However, most of the loss in gas demand owes to the industrial sector. As I explained in my April natural gas analysis (“Natty Dread“), gas consumption in the US is split roughly in thirds between commercial and residential demand (which is fairly constant), electricity demand (which grows at about 5% each year) and industrial demand. Vehicular demand, while up 6.2% over last year, is still a miniscule component.
Natural Gas Consumption by End Use. Chart by Chris Nelder using EIA data.
Demand outside the industrial sector is actually quite resilient. Gas consumption is off only slightly year-over-year as of April, with residential demand gaining 0.7%, commercial losing 4.1%, and electric power losing 1.8%. (April is a good month to consider for our purposes here, because the mild weather of the equinox months make them the low points of the seasonal demand cycles.)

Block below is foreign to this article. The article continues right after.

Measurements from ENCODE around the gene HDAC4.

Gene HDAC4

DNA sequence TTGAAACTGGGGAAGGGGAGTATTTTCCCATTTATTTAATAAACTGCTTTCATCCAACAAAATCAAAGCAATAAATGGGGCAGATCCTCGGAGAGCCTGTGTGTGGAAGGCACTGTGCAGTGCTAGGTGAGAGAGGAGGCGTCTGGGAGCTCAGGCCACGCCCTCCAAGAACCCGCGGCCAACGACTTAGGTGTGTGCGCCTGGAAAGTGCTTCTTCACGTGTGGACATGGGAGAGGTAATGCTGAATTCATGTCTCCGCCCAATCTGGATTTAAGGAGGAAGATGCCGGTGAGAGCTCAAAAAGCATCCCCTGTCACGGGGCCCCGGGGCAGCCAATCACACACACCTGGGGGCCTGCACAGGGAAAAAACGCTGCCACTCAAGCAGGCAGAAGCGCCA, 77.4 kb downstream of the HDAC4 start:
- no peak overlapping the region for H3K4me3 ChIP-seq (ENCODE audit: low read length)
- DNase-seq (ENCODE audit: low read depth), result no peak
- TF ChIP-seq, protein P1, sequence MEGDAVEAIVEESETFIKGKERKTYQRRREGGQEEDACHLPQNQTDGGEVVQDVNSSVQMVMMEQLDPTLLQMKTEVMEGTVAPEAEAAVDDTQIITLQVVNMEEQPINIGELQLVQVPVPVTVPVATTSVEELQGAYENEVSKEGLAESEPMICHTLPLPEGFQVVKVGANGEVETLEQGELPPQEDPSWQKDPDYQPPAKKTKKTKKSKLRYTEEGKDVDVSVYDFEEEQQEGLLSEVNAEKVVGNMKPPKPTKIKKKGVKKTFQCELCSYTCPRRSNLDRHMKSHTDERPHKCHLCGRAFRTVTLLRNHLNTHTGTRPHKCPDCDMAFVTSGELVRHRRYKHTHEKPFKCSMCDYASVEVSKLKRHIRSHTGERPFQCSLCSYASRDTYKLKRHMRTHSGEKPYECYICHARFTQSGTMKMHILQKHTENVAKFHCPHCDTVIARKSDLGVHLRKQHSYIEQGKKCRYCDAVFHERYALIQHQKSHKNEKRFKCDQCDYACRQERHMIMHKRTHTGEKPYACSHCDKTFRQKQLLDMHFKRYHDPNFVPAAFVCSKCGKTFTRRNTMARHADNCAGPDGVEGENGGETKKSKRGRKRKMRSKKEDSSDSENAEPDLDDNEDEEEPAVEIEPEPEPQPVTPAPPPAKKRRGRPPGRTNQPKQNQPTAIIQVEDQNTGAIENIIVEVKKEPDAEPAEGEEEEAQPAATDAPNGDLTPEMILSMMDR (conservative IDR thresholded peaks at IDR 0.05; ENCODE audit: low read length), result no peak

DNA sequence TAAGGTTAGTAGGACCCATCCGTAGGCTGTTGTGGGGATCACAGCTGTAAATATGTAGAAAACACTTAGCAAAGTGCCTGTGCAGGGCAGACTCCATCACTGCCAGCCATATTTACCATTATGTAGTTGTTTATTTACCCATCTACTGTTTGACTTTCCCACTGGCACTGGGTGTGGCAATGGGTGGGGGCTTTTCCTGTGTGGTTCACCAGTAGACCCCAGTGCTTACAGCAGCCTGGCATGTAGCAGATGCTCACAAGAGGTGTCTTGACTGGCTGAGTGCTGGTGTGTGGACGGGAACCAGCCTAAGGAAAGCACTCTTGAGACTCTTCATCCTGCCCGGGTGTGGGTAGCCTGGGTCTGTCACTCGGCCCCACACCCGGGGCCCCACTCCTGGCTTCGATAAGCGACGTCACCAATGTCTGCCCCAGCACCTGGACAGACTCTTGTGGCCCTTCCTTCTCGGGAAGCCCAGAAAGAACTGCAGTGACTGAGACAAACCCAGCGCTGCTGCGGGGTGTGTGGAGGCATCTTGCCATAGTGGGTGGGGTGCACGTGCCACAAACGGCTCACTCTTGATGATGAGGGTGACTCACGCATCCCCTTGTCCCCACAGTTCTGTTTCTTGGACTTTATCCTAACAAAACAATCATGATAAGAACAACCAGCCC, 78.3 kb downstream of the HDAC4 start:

Industrial sector demand, by contrast, is down a whopping 11.5%. Cutbacks in the production of petrochemicals, plastics, wood products, metals, motor vehicles and fertilizers, as well as lower gas demand for industrial boilers, are primarily responsible for the decline.
In short, we may expect demand to creep up again in concert with an overall recovery in the economy, particularly the manufacturing sector. Depending on whose estimates you believe, that recovery may be less than a year off.
Gas prices could easily double from today’s levels when that happens, whereas it’s hard to imagine much more downside risk with an unrelentingly bullish overall market sentiment in place since March.
More Bullish Factors